I'd suggest A. "No," the student would say, "I don't know anything about A."
How about B? "No, I hate B."
C? "I've written about C a million times. I'm bored with C."
After about 15 minutes of offering suggestions that the student dismissed, I'd give up. The lack of a subject for writing then became my problem, because I wasn't creative enough to think of a perfect, interesting, inspiring subject for the kid.
And so it is with bookselling. Only worse. Instead of a single topic in expository writing, I'm faced with millions of books--and the loonies.
Earlier this week a customer came in and bought a book. Before she left, she told the staffer that she wanted to talk with the owner.
"Hi, I'm P-doobie, the owner," I said. "How may I help you?"
"Do you read U. S. News and World Report?" she asked. I told her I didn't. "Well, you should," she replied. I asked her why. "I'm not going to tell you, because you should already know. You should just buy a copy and find out." I thanked her warmly for the tip and started to go back to the office. She said, "You should read it because it has those lists of books."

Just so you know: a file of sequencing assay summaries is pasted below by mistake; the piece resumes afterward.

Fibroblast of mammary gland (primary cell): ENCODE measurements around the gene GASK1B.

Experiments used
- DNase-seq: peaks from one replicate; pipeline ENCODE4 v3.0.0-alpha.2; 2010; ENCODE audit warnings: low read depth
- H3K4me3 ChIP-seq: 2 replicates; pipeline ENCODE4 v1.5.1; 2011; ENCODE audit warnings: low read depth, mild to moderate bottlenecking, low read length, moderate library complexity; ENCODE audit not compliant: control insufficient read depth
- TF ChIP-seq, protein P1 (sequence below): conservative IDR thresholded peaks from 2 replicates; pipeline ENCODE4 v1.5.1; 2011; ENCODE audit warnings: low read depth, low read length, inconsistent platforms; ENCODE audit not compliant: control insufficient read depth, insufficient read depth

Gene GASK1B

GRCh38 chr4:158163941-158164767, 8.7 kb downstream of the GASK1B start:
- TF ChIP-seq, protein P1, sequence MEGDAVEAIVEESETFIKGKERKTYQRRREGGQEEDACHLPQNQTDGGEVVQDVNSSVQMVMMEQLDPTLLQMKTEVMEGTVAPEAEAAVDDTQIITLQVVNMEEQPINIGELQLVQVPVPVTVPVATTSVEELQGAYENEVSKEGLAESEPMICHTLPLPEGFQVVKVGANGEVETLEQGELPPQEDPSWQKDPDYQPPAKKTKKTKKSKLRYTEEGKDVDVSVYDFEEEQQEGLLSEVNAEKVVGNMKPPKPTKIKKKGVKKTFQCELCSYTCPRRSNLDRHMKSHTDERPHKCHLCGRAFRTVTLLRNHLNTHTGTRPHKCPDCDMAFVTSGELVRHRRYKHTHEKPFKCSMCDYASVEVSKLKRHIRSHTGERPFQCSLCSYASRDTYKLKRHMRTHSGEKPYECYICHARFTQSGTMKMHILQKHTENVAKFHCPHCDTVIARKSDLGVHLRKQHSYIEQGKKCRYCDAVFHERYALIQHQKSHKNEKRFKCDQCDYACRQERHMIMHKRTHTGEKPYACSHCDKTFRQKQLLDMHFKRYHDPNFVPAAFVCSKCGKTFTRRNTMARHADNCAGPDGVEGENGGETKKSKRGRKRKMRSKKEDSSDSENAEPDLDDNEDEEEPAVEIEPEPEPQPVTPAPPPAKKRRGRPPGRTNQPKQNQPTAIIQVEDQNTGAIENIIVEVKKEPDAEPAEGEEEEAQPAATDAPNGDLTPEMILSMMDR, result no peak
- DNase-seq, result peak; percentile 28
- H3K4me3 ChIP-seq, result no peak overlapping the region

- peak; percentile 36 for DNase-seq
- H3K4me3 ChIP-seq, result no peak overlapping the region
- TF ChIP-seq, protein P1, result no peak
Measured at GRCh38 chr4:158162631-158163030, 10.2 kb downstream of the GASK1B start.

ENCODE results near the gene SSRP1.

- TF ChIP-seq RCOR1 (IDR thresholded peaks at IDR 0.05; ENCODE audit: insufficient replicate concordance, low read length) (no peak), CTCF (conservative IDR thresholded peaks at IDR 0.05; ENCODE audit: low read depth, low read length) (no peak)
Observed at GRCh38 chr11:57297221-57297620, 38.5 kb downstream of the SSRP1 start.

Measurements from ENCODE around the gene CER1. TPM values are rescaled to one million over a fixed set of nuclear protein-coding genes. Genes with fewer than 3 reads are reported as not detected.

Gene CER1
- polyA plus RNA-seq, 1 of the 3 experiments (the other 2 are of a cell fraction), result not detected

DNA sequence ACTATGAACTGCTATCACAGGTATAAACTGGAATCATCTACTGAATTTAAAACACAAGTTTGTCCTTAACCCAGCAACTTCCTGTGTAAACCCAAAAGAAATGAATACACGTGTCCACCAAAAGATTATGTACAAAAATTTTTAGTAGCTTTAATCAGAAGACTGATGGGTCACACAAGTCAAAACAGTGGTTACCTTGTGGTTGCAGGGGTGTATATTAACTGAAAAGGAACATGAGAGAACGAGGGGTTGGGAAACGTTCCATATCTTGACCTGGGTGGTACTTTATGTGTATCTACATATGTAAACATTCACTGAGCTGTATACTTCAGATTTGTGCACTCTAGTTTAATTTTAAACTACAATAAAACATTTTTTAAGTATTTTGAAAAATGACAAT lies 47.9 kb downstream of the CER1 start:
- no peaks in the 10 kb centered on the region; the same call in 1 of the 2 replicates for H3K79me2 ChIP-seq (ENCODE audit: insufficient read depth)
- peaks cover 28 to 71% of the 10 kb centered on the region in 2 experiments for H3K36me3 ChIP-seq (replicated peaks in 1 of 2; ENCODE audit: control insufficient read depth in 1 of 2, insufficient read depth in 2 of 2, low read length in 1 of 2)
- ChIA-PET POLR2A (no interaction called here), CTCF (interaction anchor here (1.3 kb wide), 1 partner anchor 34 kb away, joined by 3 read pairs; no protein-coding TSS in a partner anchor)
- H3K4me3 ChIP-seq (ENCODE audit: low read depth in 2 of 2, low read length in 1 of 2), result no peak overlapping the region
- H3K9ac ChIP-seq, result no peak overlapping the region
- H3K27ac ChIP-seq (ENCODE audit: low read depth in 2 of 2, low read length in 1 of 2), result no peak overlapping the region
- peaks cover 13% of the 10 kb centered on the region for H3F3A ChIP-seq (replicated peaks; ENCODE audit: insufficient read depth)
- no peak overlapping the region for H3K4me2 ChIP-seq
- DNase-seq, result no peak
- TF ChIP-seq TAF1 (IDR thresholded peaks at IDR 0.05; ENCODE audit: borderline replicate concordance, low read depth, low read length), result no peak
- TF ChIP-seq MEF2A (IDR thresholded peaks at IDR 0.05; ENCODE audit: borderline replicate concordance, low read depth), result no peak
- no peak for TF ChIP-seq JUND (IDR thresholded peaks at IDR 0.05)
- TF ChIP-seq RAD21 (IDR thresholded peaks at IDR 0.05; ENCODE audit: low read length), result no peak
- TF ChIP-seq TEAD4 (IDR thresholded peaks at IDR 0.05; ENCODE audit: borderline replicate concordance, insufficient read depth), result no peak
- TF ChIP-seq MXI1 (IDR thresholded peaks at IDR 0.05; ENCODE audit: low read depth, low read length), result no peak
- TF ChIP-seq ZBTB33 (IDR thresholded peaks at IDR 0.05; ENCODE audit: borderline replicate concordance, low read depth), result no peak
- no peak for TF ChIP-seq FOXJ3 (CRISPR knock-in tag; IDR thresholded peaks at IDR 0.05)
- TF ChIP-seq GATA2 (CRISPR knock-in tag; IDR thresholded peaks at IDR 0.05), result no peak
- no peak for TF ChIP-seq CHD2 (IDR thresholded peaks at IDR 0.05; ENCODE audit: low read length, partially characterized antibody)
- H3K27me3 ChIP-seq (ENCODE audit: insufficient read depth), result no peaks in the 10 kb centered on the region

I turned back. "A best-seller list?"
"Yes. You should have a best-seller list." She was standing in front of the best-seller shelves.
I said, "We do have a best-seller list, and it's published every Thursday in the Monitor. And here," I said gesturing to the books, "are the best-sellers in independent bookstores throughout the country."
She said, "I know that. I don't like those books [gesturing at the shelves], and there's nothing on the Monitor list that I want to read. Too sciencey."
"We also publish a monthly best-seller list in our email newsletter. Would you like to subscribe?" I asked.
"No," she said. "I hate email, and I don't want your list. I want a list like the one in U. S. News and World Report."
"What makes it different and special to you?" I asked.
"I'm not going to tell you. You should just buy a copy and find out for yourself."
I thanked her again and turned to head back to the office.
"It has a list of books and one line about each one."
I returned to the counter and said, "When someone on our staff reads a book they like, they write a note about it and put the note in the book. See?" I showed her many of the best-sellers and all the staff-picks section with shelf-talkers.
"I don't want to read those," she said. "They're too long. I don't want to read a lot."
"'Looks like war, Miss Scarlett.' 'Fiddle-dee-dee!' 'BOOM!' Now this is Gone with the Wind as it should have been written!"